Why Your Paperless Strategy Might Not Be Working

Everyone wants the “paperless office,” but many people think that it is unachievable. It’s not, but it takes extra effort to integrate paperless workflows into your everyday office procedures, documenting them and making them standard practice.

Are you stuck in a “somewhat” paperless office but really aren’t quite sure how to move to the next level? Let’s take a look at some obstacles and solutions that will help you succeed at your paperless strategy and move toward the all elusive “paperless office.”

Obstacle #1 – Mail

I hate to admit this, but this is one place where my personal paperless strategy falls down – physical mail (and paper) coming in the door. It can pile up if it is not immediately processed, so you need to stop paper at the door. Create an office procedure that immediately scans the mail, shreds the originals (use your discretion and State Bar rules), discards the junk, and saves or forwards the documents to the appropriate place-either email or directly into your document system. Equip your receptionist or whoever handles the mail with a Fujitsu ScanSnap scanner (about $450 on Amazon) and they will be ready to rock ‘n roll.

Obstacle #2 – Paper from Other People

Walking back to the office from a meeting outside, you are suddenly inundated with paper from other people. Not produced by yourself, but you may have a stack of documents from a client, opposing counsel, co-counsel and your desk is cluttered again. To help with this workflow, ask people to send you the documents electronically. They probably printed them out for the meeting anyway, or they may have their bank statements online or documents already in some type of electronic format. Ask them to send you the documents in electronic format. Most people would be happy to comply.

Inevitably, you’ll have paper coming into your office from outside sources so you need to have a plan for incoming paper. The types of incoming paper can include the following:

  • Client data – including data like medical records, court documents, etc.
  • Expense Receipts – for client and firm related expenses
  • Checks (hopefully!)
  • CLE and Continuing Ed
  • Non-firm related activities – Board meeting minutes and documentation

By creating a documented paperless workflow for each type of incoming paper, the paper tiger is reduced. Engage your staff in your paperless workflow, equip them with a scanner and they can process their own paper as well as yours. Share this workflow and make them accountable to be part of the solution.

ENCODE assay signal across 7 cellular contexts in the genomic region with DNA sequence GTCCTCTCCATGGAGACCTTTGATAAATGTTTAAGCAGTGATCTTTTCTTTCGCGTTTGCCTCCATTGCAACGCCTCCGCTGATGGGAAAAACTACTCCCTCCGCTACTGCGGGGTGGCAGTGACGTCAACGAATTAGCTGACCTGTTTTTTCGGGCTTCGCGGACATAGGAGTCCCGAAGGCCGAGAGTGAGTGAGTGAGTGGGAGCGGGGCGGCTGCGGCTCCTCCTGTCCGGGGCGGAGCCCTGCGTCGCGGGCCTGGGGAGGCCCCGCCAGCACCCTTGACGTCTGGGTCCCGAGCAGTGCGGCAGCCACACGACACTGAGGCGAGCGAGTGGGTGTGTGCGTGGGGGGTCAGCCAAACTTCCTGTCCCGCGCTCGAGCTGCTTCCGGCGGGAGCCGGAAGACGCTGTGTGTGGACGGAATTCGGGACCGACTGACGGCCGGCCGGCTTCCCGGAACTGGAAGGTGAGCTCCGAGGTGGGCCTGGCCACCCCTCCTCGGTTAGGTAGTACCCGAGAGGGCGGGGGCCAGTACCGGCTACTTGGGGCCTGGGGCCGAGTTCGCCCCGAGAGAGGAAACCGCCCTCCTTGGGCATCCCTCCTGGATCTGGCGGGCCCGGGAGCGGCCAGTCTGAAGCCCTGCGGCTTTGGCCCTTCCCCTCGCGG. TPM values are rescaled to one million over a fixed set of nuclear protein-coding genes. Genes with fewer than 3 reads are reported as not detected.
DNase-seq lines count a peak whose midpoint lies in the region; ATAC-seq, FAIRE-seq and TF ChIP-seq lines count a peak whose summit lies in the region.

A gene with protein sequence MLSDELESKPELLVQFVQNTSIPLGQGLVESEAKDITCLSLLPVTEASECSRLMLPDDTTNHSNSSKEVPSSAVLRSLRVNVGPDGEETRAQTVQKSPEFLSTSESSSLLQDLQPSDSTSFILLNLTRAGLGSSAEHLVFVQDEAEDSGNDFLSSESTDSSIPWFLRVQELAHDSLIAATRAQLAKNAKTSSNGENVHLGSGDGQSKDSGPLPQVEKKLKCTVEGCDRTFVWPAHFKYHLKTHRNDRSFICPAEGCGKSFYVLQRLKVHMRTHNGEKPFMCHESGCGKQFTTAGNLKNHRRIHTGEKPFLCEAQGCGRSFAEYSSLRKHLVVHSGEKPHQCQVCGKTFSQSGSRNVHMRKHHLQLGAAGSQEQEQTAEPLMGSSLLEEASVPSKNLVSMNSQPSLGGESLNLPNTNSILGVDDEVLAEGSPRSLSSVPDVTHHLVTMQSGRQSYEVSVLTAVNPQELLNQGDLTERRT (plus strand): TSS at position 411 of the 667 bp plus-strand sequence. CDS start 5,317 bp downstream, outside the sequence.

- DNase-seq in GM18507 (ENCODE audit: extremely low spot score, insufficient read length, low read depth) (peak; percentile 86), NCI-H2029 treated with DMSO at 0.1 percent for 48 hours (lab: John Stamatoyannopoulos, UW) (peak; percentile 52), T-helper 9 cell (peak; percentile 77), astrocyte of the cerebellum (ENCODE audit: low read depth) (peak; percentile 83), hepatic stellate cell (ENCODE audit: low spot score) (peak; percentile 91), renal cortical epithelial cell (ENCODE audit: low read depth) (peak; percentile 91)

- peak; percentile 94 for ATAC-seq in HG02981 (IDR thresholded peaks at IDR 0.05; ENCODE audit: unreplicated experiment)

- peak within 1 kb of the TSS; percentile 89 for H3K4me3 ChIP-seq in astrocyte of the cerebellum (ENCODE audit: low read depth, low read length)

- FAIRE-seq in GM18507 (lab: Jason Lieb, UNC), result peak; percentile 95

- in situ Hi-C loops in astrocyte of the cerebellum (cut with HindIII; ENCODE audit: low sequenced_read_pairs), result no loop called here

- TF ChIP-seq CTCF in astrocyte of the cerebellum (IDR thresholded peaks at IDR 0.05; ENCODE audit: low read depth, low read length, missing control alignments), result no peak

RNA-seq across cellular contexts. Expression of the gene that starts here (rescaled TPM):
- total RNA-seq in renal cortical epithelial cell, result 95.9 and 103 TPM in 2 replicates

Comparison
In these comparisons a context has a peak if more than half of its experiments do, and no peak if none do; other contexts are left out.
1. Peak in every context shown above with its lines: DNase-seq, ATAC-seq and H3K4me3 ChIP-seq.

Obstacle #3 – Paper We Produce Ourselves

We all need paper sometimes. Whether you like to print out a document so you can mark it up or just need something to hold on to, it’s OK – paper is not bad. It’s just bad when you don’t know what to do with it. Once again, make a workflow of paper that you no longer need. Don’t want to shred it right away? That’s fine. Create a holding basket for shredding. From checks (that are deposited electronically) to documents that are not destroyed immediately, have that recycle bin. You have it on your computer, have one in your office too.

These obstacles are not stopping you from becoming paperless; they are just bumps in the road. The most important piece of these workflows is to write them down. By writing them down and making them part of your office procedures, you get buy-in from your staff as well as buy-in from yourself. It becomes part of how the office works.

The paperless office is not unachievable, but it does take work and planning and written processes to move it forward. Good luck!

Featured image from Shutterstock.

About Pegeen Turner

Pegeen Turner
Pegeen Turner is the President of Legal Cloud Technology, a legal technology firm based in Raleigh, North Carolina. Her firm works with small and medium-sized law firms as they start-up, as well as firms that need help maintaining and integrating legal technology into their practice. In addition, she helps firms understand the risks of cloud computing and how to incorporate cloud computing into their practice. Email | Website | Twitter

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